MONTHLY STUDENT’S FEATURE – Jacob Wrigley writes on “Why Australia will win the Ashes”

The game of cricket originated in England in the late 16th century and has been England’s national sport since that time. With this long history, it is never easy for the English to lose at cricket.  The very first test match at the MCG dates back to 1877. Australia beat England by 45 runs. The name “The Ashes” was born a few years later when the English lost again to the Australians. A publication “The Sporting Times” printed a piece saying “In affectionate remembrance of English cricket which died at the Oval on 29th of August 1882….. the body will be cremated and the ashes taken to Australia.” Over the years, both countries have had a number of outstanding players to support them in their wins- Kevin Pietersen, Ian Botham, Don Bradman and Shane Warne.  This long history of contest is more than national pride; it is a die hard, emotional sporting battle between two closely tied nations.
So now three tests in, Australia versus England in the Ashes series 2019 stands at 1 all. The first test was won by Australia; Smith made plenty of runs, including 2 much-needed hundreds. Lyon and Cummings tore England’s top order (the top order are the seven first batsmen out of the eleven players) apart taking them onto a victorious start.
Heading over to Lords for the second test, the Australian team were feeling confident. The rain on days one and two meant not much play which helped keep Australia’s winning mood and confidence.  England’s new bowler, the daunting Jofra Archer was there to make a statement and scare the Australians. Jofra ran in and shortly after hit Australia’s best player, Steve Smith, on the head resulting in concussion.  Australia were then 8 down. Smith came back out, after passing the concussion tests. Woakes was determined to get Smith out and scared him with a perfectly straight bowl. Test number 2 ran out of overs. Australia got lucky with a draw so scored 1-0, 2 tests in.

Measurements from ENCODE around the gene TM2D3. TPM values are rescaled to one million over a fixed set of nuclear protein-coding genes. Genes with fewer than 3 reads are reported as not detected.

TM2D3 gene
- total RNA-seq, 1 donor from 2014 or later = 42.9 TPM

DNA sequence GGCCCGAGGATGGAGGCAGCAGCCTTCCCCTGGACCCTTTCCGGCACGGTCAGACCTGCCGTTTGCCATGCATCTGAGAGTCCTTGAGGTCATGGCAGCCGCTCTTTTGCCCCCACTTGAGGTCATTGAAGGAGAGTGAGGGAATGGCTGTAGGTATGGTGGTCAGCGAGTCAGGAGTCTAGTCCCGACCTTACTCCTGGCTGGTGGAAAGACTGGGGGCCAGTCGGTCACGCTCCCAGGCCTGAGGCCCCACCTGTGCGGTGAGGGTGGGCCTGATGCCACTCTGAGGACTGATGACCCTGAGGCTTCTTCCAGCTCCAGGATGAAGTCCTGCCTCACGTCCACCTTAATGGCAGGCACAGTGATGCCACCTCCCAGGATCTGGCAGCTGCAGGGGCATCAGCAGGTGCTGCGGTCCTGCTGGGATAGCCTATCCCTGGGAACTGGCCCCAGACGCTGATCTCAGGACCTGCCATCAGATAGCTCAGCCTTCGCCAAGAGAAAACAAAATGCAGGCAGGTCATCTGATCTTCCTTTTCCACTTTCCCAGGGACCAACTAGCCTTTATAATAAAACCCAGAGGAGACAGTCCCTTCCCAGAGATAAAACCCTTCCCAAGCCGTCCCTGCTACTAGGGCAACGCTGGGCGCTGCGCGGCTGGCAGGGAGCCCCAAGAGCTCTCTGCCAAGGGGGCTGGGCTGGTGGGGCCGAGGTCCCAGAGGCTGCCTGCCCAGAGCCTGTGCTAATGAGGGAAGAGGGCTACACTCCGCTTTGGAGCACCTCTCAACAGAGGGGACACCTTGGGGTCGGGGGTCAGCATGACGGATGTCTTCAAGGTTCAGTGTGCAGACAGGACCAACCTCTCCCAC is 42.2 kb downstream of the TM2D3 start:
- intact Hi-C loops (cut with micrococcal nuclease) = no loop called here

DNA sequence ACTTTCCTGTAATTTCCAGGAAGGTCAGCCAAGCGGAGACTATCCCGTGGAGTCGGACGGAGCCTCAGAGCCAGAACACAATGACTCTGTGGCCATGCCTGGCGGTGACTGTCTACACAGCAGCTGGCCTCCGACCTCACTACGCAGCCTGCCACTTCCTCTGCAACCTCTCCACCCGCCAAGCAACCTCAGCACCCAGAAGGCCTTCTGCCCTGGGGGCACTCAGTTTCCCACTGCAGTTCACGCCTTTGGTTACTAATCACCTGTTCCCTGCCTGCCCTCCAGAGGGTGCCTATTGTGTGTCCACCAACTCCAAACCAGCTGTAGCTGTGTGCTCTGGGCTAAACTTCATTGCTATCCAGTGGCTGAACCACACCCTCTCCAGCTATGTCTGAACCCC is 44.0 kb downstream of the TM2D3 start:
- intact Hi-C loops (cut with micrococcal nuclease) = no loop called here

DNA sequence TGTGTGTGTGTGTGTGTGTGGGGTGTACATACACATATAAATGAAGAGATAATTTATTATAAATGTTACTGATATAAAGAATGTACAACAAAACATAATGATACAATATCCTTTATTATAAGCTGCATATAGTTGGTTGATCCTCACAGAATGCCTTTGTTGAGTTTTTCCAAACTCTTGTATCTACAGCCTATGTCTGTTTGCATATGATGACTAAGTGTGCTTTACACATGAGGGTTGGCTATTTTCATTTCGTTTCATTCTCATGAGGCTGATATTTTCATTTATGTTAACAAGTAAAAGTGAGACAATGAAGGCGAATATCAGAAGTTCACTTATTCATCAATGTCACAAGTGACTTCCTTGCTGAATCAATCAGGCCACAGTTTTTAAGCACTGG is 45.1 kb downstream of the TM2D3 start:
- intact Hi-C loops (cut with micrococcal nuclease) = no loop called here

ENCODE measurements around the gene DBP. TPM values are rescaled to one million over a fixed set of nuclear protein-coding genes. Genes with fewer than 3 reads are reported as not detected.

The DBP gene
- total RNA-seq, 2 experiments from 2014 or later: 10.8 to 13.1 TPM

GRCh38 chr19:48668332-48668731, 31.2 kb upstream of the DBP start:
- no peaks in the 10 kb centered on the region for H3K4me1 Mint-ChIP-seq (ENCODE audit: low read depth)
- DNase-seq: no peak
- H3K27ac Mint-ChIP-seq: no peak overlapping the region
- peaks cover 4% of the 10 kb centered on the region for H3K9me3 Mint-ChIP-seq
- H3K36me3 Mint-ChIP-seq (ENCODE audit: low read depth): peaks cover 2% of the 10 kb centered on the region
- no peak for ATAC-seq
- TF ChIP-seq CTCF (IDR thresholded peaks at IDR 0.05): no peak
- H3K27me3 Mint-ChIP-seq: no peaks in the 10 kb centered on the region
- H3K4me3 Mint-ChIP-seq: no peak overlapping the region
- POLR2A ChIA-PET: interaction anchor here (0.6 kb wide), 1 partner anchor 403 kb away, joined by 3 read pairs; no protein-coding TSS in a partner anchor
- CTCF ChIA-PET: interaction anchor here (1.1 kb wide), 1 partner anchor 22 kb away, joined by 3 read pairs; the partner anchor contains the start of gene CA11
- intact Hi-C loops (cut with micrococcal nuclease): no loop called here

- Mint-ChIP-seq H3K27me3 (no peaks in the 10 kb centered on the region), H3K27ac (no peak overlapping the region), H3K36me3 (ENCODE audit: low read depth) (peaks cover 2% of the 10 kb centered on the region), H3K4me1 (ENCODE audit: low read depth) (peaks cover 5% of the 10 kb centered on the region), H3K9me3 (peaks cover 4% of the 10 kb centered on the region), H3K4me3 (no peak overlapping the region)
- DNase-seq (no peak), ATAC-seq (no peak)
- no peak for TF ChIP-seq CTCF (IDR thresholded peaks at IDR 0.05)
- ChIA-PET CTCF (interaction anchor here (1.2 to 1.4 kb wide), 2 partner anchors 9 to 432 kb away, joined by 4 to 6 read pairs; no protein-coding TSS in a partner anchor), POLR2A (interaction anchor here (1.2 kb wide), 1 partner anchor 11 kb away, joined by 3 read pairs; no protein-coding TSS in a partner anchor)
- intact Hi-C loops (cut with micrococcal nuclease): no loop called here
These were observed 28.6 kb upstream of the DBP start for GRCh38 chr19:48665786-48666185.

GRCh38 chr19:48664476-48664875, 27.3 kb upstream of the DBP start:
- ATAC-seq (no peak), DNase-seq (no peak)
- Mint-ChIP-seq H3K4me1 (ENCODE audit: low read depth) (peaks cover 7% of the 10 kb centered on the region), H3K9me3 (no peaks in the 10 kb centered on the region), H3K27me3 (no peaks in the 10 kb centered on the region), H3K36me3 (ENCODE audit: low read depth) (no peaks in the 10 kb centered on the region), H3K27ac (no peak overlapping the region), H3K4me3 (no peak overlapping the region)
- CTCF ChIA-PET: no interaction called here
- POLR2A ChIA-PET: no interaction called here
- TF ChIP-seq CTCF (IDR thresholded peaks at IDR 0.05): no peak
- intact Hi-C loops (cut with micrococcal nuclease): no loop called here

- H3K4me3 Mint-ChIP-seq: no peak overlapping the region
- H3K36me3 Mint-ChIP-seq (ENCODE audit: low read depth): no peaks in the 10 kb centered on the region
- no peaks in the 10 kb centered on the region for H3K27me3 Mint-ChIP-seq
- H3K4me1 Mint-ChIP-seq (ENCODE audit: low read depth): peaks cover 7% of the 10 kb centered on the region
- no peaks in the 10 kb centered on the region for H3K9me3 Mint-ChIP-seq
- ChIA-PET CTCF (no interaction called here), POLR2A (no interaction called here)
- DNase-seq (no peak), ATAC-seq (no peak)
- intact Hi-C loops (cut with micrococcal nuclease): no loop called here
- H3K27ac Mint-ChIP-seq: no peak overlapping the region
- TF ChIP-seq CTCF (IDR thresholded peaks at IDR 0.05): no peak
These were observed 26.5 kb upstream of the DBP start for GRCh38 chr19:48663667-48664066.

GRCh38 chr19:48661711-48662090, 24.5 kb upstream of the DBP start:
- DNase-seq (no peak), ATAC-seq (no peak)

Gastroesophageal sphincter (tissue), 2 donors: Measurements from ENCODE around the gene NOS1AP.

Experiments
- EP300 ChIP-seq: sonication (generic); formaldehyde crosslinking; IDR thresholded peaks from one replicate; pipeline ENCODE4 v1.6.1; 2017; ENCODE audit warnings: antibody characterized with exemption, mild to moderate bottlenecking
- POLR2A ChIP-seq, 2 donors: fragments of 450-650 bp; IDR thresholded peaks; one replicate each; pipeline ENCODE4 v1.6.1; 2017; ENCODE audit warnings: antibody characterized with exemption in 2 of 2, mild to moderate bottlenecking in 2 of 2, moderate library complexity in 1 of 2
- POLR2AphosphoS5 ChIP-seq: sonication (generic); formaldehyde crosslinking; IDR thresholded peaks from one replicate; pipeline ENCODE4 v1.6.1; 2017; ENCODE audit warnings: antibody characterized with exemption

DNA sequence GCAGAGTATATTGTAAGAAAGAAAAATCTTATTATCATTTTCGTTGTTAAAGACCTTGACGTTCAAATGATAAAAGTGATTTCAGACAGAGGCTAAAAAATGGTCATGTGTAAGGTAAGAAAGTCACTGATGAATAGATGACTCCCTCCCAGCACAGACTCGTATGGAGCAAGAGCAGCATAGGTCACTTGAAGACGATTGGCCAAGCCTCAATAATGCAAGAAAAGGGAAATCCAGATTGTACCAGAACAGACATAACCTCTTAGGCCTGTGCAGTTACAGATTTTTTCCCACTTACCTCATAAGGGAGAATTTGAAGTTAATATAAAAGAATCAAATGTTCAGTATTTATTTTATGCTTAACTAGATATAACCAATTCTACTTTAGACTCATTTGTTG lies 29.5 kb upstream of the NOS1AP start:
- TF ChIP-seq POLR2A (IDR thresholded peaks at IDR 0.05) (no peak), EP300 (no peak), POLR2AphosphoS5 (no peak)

The 3rd test was at Headingley, Australia did not have Smith. The Australians struggled and fought hard but only made 179. They then came out firing with the ball, Australia fast bowlers knocking over England for 67. This put Australia back into bat. The Australians had a lead of 360, leaving a tough task for the English. Heading into day 4, The English were 3 for 160 needing 200 plus to win the game. Stokes going on to lead England to an unwinnable game, tying the series to 1 all. This close competition has made the Ashes very exciting.
So where does this leave us? Game number 4 is starting today at Old Trafford. The English do have a large home ground advantage, not just a passionate crowd behind them but also conditions that suit them and they are used to. The English players know the pitches very well and where dead patches may lie etc. Having the usual rainy and variable weather may be different for the Australians but the home team are used to this. They are also very familiar with their Duke ball, different to the Australian’s Kookaburra ball, although Australia have now started to use the Duke ball in the Sheffield Shield league here in Australia.
Smith is back for game 4 making for an interesting match with his rivalry against Jofra Archer. The Australians’ bowling attack is stronger than England’s. England do have a strong batting line up but Australia has a number of great bowlers that are in form. Why else has Australia the edge? Australia has more depth with the bat so they bat all the way until their 11th man on the ground. Finally, despite England’s confidence skyrocketing after a World Cup win, history shows Australia is ahead; winning the Ashes 33 times compared to England’s 32 times. Once again, English cricket will “die” at the Oval and the Australians will push ahead to 34 victories compared to England’s 32. 

1 Comment

  1. Marty Box on 6 September 2019 at 11:51 am

    On current performance, it looks like you might be right Jacob!

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